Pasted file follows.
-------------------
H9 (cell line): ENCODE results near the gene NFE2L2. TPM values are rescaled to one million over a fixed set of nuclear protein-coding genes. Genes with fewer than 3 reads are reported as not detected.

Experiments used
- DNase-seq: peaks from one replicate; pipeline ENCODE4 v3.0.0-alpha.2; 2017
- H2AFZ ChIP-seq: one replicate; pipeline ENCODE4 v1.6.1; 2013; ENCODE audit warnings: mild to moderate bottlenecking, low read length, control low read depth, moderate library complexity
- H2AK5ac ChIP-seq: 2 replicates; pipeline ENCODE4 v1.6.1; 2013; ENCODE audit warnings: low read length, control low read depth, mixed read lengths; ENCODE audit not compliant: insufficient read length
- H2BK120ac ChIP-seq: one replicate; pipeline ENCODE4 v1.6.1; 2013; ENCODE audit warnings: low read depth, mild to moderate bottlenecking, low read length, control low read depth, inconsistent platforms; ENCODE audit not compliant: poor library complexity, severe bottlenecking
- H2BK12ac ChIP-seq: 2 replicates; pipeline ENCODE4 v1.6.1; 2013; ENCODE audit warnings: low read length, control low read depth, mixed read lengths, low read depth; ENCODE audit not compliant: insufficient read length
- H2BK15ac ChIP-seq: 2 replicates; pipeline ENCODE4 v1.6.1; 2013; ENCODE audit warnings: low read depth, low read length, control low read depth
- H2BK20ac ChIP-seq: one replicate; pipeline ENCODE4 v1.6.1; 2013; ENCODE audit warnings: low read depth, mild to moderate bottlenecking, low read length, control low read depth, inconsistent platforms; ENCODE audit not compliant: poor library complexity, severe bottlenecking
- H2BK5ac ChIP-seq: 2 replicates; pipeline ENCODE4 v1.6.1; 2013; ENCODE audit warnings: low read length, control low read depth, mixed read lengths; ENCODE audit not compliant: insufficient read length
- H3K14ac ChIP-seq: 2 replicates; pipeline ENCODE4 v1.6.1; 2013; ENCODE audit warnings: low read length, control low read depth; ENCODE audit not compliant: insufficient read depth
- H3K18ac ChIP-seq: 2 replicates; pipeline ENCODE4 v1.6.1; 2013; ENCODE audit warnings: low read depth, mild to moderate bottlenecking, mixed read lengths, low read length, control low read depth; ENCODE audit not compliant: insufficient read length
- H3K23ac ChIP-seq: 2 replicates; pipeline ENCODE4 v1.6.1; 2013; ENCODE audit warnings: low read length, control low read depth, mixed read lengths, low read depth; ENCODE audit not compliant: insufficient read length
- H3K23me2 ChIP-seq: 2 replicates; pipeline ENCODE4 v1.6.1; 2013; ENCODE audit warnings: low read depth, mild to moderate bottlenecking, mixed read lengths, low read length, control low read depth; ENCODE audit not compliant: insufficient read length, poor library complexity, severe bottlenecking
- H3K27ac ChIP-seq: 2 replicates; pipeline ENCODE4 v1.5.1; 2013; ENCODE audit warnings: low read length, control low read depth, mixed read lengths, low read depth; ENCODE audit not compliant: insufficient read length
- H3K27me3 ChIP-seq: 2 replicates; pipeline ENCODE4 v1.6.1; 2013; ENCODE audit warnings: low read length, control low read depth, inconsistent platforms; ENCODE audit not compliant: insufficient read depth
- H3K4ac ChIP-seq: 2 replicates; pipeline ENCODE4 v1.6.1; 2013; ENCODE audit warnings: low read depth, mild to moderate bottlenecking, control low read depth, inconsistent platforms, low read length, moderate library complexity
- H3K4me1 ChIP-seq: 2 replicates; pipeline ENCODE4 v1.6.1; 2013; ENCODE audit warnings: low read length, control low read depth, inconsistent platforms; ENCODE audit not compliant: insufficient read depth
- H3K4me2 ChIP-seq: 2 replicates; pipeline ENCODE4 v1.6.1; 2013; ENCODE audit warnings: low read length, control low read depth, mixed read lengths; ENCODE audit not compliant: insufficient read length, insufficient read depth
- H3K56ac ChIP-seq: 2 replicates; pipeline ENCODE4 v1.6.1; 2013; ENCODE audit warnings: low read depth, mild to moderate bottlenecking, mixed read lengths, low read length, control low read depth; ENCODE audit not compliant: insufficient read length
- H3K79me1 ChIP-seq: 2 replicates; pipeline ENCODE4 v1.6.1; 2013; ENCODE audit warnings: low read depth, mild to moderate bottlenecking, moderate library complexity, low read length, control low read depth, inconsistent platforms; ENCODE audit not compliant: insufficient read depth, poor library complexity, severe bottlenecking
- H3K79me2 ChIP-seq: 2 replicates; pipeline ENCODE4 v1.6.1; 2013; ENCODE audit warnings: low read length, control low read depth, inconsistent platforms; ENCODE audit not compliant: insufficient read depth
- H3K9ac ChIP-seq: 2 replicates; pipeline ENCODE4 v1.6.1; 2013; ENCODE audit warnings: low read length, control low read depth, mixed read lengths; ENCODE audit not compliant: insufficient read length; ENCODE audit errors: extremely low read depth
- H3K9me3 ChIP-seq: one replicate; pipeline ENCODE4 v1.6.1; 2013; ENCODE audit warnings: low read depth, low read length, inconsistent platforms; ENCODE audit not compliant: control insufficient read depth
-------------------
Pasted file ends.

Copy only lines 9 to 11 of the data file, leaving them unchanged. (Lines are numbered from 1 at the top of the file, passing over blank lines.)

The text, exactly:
- H2BK20ac ChIP-seq: one replicate; pipeline ENCODE4 v1.6.1; 2013; ENCODE audit warnings: low read depth, mild to moderate bottlenecking, low read length, control low read depth, inconsistent platforms; ENCODE audit not compliant: poor library complexity, severe bottlenecking
- H2BK5ac ChIP-seq: 2 replicates; pipeline ENCODE4 v1.6.1; 2013; ENCODE audit warnings: low read length, control low read depth, mixed read lengths; ENCODE audit not compliant: insufficient read length
- H3K14ac ChIP-seq: 2 replicates; pipeline ENCODE4 v1.6.1; 2013; ENCODE audit warnings: low read length, control low read depth; ENCODE audit not compliant: insufficient read depth